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The Never-Ending Consideration Phase

  |  December 14, 2012   |  Comments

The question isn't the shape of the path that consumers take, but rather the time they take and the motivations that they need to move forward.

In 1924, William Townsend wrote a book called "Bond Salesmanship." Weighing in at 468 pages, the book promised to help budding Wall Street brokers by giving them the insight they needed to convince buyers and convert sales. The book itself has drifted into near obscurity as other manuals have come along. But "Bond Salesmanship" will never be totally forgotten, thanks to the inclusion of a very specific and important phrase, which framed the steps in making a sale as "the forcing by compression of a broad and general concept of facts through a funnel which produces the specific and favorable considerations of one fact."

People had long considered the process of making a sale as a person going through a series of steps, from awareness to decision and action. But it wasn't until Townsend's tome that anyone had visualized this process as a funnel, where the top is broad and filled with many ideas and attitudes. Each successive step removes some of these ideas (hopefully the negative ones) until finally, all that is left is just a single, positive notion: "I should buy this thing."

Since that first mention, we have seen any number of attacks on the purchase funnel. We've also seen modifications of the purchase funnel, seeing it as a pretzel, two nesting funnels, a sideways hourglass, an atom, a series of tubes, and whatever the heck this is.

But all of the marketing coroners lining up to declare the purchase funnel dead are dead wrong. People still move through a series of steps, and a successful trip through a funnel involves removing all barriers. The thing that's different, though, is that people no longer, really, leave the consideration phase.

Yes, People Still Buy Things

OK, clearly people eventually buy things. It isn't like they simply spend their entire life trying to make a decision about what toothpaste to buy (or to buy toothpaste at all, I guess). But consider two of the new business models that have emerged lately:

  • Car services. Here in San Francisco (my fair city) we have a new service called Lyft, which essentially is a way to catch a ride with people. This is alongside other services like Uber, which allow people to, essentially, live without a car. And these companies are all disruptive to Zipcar, which disrupted the traditional world of buying a car. If you're considering buying a car, you can spend a whole lot of time thinking about the one you want.
  • Clothing. There are a number of services that sell clothing subscription services. Trunk Club is one of the better known brands out there. The scheme is that you get a monthly shipment of clothes, and you keep the ones that you like the best, send back the ones you don't. The idea of going shopping is gone - you don't need to make nearly as many decisions as you used to make.

There has been this idea floating around for a while that the Internet is an empowering technology, especially for people who want to buy something, and this is absolutely true. Actually, there are four ways that the Internet has enabled people to take control over their purchasing:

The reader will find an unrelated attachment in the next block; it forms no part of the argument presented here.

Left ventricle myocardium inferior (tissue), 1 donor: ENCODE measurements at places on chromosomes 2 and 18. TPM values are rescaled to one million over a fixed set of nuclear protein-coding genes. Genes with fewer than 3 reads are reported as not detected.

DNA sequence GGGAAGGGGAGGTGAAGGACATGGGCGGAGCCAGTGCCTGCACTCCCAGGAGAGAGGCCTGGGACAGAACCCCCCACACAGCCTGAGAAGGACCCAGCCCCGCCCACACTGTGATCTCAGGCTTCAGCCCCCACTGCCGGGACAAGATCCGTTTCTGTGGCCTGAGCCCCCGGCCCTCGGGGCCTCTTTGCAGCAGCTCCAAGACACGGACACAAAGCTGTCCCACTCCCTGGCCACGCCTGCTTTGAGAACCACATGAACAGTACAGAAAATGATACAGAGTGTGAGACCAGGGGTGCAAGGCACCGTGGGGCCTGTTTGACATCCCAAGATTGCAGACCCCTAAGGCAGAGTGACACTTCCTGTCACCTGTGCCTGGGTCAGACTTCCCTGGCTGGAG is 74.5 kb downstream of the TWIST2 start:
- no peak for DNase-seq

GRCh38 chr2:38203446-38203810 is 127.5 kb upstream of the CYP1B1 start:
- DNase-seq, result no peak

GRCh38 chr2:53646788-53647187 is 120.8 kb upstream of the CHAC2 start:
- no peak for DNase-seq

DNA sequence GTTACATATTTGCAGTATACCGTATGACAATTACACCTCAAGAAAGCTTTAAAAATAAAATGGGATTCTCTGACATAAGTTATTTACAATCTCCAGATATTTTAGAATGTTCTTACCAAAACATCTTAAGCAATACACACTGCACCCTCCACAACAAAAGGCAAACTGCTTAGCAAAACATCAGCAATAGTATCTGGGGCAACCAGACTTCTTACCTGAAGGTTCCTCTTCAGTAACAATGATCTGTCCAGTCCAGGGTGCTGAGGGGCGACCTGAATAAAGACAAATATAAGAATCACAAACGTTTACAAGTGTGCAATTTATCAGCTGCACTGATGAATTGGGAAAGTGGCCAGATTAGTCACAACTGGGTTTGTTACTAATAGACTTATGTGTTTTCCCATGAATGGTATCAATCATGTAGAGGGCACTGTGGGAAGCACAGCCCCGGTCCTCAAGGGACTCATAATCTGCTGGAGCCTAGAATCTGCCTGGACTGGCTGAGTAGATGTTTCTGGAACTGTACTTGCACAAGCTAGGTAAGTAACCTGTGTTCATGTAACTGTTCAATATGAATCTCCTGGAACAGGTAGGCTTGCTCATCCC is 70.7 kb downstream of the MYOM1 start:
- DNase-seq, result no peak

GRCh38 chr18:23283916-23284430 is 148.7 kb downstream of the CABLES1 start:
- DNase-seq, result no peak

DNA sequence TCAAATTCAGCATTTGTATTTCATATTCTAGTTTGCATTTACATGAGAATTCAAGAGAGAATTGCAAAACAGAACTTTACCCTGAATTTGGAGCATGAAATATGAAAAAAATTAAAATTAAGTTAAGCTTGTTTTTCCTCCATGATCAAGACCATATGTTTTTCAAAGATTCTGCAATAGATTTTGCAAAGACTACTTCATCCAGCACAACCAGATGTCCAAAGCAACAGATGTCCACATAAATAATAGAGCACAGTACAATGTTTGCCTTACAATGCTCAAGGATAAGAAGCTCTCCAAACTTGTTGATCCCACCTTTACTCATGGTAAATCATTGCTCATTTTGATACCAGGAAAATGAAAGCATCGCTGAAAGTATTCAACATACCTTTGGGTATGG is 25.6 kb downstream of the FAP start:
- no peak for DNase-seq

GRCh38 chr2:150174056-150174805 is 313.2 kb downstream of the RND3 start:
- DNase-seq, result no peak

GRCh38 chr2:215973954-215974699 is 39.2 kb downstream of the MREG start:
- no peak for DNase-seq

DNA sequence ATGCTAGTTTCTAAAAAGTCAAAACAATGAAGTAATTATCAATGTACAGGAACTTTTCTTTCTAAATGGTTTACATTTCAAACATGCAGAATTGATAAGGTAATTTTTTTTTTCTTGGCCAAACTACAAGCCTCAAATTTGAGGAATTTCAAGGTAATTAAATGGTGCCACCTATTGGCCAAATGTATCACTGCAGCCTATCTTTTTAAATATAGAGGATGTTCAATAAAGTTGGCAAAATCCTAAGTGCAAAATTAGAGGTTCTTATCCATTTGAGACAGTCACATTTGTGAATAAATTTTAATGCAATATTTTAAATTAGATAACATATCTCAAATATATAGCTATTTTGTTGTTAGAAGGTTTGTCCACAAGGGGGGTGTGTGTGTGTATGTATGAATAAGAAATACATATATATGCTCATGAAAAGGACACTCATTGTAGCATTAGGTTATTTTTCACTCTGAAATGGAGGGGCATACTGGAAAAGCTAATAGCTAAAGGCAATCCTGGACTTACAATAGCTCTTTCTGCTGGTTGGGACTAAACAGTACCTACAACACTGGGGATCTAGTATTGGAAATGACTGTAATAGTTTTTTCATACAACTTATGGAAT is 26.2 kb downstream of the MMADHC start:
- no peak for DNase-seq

• Increased competition. Consumers can find any number of new options, many of which are extremely unique and may offer a special price or benefit
  • Ability to price-shop. A couple quick clicks and a consumer can make sure that she is getting the absolute lowest price.
  • New services. There seems to always be another option that is looking to give you a new way to experience the benefit you're looking for.

All of this rolls up into a situation where the worst thing a consumer could do is to actually make a decision. The consumer is holding all of the power while she is still in that decisive mode. It's like the attractive person at the bar…if you start dancing with one person, no one else wants to buy you a drink.

So, the increase in services and sites are feeding directly into a storm that has been building for many years. Today, we're looking at what really amounts to a super-empowered consumer who not only has access to all of this technology, but has access to it all the time.

This is what's changing that underlying nature of the purchase cycle. I think we can call it a funnel. You may have a different view. You may want to put it into a pretzel or an apple or whatever. The point is, it has changed and changed dramatically. The question isn't the shape of the path that consumers take, but rather the time they take and the motivations that they need to move forward.

Conversion Funnel image on home page via Shutterstock.

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ABOUT THE AUTHOR

Gary Stein

Gary Stein is SVP, strategy and planning in iCrossing's San Francisco office. He has been working in marketing for more than a decade. Gary lives in San Francisco with his family. Follow him on Twitter: @garyst3in. The opinions expressed in Gary's columns are his alone.

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